In 2021, the RIBA Research Fund received the highest number of applications in its history. These were reviewed and assessed by the Research Grants Sub-Committee, and the RIBA are pleased to announce the details of the recipients and their projects.
Awarded annually, the RIBA Research Fund is intended to support individuals - at any stage of their career - who would like to conduct a piece of independent research to benefit architects and the wider profession. This year, £30,000 has been awarded to support five research projects:
Deafening Architectural Modernism – Re-centering the work of Adolf Loos (£4,000)
Deafening Architectural Modernism develops a critical lens through which to re-consider the written and built work of Adolf Loos. Loos’s access to sound diminished from childhood until, profoundly deaf in later life, he essentially replaced listening and speaking with drawing and writing. Tracing key moments in Loos’s archive, this research identifies the architect’s altered sensory awareness as a defining influence on his creative work and interrogates modernist architecture’s complex relationship with normative imaginations and atypical bodies.
Christoph Lueder and Íñigo Cornago Bonal
How to build with Time? Learning from Bimanagar (£5,000)
The research studies the strategies, tactics and techniques used to co-produce Bimanagar township (Ahmedabad, India) over time by the architect B. V. Doshi and the estate inhabitants. Doshi started to design the project in 1973, and in 1987 the first dwellers moved in. Since then, inhabitants have re-imagined and extended their homes in negotiations with each other, developing and elaborating a complex material and social repertoire for claiming and transforming space. Read more about the project here.
Jane Wong and Tom Greenall
Towards Spatial Justice: A guide for achieving meaningful participation in co-design processes (£7,000)
This research poses co-design both as a powerful design tool to address intersectional issues of the built environment, and as an irreplaceable civic process in its generation, exchange, and application of collective knowledge. It seeks to assess existing forms of ‘community engagement’, identify current challenges that hinder meaningful collaborative design process, and speculate ways for co-design to be integrated into design processes at different scales.
Mike Tuck, Ellen Peirson, George Regnart and Romey Edwards
Don’t throw your house away: a user manual for reducing embodied carbon in domestic extensions (£7,000)
As the government releases a £950m plan to upgrade the nation’s homes in pursuit of operational carbon emission reductions, and new permitted development rights are rolled out across the country, we can expect a boom in house extensions and a subsequent increase in embodied carbon emissions. This research will look at the carbon impacts a range of scenarios, explored via a typical Victorian terraced house, a type that makes up one of the largest proportions of the UK housing stock and requires considerable engagement with existing building fabric to upgrade to modern standards. This will culminate in a handbook for architects with recommendations for holistic design approaches and key material choices to reduce the embodied carbon of a typical British house extension, while maintaining operational performance.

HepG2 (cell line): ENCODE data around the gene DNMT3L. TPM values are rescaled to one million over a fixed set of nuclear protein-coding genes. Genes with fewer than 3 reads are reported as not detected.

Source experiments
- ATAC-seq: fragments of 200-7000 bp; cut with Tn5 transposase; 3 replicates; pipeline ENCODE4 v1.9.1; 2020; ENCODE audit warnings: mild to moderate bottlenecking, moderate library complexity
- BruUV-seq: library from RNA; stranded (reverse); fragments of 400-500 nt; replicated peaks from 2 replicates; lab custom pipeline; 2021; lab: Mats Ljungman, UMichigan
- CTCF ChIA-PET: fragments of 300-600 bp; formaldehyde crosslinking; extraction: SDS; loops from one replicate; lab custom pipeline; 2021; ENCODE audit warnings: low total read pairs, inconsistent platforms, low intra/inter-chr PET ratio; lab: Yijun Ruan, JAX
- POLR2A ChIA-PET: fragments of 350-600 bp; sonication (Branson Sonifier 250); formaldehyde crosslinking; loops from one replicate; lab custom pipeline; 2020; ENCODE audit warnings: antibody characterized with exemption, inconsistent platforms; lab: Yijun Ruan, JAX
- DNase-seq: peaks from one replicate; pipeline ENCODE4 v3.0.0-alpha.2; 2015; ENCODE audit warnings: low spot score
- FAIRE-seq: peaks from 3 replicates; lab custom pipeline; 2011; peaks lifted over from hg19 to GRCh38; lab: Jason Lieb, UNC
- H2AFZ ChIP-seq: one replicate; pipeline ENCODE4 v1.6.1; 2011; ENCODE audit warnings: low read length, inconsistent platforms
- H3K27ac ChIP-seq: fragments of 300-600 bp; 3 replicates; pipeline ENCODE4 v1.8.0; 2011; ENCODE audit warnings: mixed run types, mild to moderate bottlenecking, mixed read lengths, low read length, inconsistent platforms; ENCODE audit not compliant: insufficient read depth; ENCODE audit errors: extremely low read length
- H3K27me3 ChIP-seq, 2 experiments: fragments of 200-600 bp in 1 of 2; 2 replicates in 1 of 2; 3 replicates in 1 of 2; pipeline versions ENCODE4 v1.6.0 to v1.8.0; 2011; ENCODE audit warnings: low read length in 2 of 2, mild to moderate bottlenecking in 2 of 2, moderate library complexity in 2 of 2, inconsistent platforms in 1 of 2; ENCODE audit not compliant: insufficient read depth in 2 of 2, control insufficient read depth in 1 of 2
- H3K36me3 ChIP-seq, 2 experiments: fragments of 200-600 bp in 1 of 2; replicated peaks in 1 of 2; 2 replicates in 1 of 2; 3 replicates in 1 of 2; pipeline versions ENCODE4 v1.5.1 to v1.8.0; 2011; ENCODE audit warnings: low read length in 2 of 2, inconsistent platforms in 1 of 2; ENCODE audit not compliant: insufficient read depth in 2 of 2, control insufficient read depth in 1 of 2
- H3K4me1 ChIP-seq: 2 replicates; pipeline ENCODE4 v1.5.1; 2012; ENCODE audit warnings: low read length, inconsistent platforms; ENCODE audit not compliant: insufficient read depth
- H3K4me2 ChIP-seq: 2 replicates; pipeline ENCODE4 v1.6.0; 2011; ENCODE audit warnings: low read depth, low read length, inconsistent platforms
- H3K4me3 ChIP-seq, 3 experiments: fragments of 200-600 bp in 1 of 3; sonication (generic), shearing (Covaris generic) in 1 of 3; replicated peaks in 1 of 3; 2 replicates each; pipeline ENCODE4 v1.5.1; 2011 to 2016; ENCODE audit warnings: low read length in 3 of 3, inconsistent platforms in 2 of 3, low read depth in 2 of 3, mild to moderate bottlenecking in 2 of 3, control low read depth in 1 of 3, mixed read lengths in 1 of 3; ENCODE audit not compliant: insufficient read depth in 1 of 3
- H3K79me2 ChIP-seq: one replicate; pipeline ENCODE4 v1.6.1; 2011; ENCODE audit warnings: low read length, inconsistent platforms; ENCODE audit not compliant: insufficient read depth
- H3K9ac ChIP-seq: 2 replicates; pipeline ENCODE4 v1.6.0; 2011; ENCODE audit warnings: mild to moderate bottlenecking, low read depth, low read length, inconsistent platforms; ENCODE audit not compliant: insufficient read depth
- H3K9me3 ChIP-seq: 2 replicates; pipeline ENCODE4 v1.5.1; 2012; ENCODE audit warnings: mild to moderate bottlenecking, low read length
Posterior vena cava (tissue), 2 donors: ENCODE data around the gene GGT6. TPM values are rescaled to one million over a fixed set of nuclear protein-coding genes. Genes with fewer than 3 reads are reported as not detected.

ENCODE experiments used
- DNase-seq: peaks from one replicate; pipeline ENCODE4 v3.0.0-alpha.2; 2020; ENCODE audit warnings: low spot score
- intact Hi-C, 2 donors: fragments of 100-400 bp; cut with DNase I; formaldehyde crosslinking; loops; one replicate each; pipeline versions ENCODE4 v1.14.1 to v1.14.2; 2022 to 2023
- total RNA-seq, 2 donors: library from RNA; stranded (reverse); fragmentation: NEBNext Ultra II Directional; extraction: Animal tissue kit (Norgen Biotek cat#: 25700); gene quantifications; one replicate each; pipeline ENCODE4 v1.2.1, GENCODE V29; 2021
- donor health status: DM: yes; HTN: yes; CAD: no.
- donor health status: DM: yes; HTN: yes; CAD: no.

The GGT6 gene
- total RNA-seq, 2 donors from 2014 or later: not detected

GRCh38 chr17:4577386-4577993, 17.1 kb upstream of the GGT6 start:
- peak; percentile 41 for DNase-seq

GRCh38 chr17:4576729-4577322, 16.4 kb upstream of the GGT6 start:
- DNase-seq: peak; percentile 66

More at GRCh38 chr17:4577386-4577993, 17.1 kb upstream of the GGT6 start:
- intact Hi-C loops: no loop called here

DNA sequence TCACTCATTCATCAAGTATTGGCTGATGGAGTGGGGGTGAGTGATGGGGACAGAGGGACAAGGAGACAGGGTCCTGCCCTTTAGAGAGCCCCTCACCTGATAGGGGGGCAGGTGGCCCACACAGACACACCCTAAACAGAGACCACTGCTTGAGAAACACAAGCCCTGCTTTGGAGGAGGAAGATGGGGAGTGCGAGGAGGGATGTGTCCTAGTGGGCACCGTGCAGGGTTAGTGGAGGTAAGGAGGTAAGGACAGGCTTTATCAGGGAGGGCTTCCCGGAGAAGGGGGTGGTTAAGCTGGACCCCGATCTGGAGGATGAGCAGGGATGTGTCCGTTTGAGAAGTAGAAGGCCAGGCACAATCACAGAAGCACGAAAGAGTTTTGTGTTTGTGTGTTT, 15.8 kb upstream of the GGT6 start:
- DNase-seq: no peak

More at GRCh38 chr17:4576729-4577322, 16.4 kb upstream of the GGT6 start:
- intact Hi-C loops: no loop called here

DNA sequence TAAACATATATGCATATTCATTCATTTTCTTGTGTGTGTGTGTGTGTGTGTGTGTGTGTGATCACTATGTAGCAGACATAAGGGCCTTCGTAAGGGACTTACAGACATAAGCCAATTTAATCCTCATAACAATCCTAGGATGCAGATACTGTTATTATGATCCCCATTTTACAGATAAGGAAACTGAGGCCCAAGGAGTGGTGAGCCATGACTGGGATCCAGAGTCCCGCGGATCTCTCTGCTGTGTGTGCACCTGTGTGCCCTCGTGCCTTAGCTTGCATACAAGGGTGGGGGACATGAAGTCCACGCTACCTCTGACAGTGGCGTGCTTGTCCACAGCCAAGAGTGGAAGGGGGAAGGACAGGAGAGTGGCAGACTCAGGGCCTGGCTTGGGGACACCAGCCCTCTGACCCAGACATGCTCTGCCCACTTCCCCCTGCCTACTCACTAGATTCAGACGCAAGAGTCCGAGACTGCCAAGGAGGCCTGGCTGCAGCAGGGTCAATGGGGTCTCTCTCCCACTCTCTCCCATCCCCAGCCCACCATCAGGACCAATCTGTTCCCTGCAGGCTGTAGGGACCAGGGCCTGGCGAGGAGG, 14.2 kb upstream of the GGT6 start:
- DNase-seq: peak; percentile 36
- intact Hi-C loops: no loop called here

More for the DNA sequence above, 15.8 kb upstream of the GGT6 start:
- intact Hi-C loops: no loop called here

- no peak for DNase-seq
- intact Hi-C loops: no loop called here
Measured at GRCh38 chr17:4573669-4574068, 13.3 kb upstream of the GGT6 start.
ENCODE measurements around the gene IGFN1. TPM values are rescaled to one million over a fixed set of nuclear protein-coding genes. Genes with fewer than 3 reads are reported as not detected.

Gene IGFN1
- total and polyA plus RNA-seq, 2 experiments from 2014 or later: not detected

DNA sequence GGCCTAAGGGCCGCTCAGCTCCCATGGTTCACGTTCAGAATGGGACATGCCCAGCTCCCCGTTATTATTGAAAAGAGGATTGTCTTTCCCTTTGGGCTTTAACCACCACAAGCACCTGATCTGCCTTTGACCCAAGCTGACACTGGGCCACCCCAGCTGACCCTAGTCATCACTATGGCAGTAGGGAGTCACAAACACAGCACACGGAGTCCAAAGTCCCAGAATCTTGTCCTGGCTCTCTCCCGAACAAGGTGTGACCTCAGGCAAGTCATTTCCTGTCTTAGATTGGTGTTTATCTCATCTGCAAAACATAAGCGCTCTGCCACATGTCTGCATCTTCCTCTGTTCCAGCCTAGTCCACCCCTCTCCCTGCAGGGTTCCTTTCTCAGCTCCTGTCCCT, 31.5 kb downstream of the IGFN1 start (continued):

Satish BK and Allister Gall
My House, My Rules: Examining the impact of cultural behaviour on air quality in super-insulated British Asian Homes (£7,000)
This project sets out to establish the impact of culturally informed choices on indoor air quality and the extent to which the norms that guide the design of energy-efficient homes ignore potentially significant cultural and behavioural differences. It will achieve this by focusing on the impact of energy behaviour and choices related to cooking on the indoor air quality of British-Asian households.
On announcement of the 2021 recipients, Bob Brown, Chair of the Research Grants Sub-Committee said:
“This year's RIBA Research Fund recipients represent a discursive range of inquiries - from a re-examination of a distinctive early European modernist to developing guidance on reducing embodied energy in a common but overlooked typology; from investigation of cultural patterns and energy efficiency to an inquiry into spatial justice; and last but not least revelation of temporally informed building practices in India. What unites them all is the clarity and rigour which defines their inquiry, and revealing insights promised by their proposals.”
The RIBA Research Grants Sub-Committee comprises: Professor Robert Brown, University of Plymouth (Chair); Laura Evans, Howland Evans Architects; Dr Saul Golden, Ulster University; David Hills, DSDHA; Dr Mhairi McVicar, Cardiff University; Meryl Townley, van Heyningen and Haward Architects; Jessie Turnbull, MICA Architects; Dr Stephen Walker, The University of Manchester.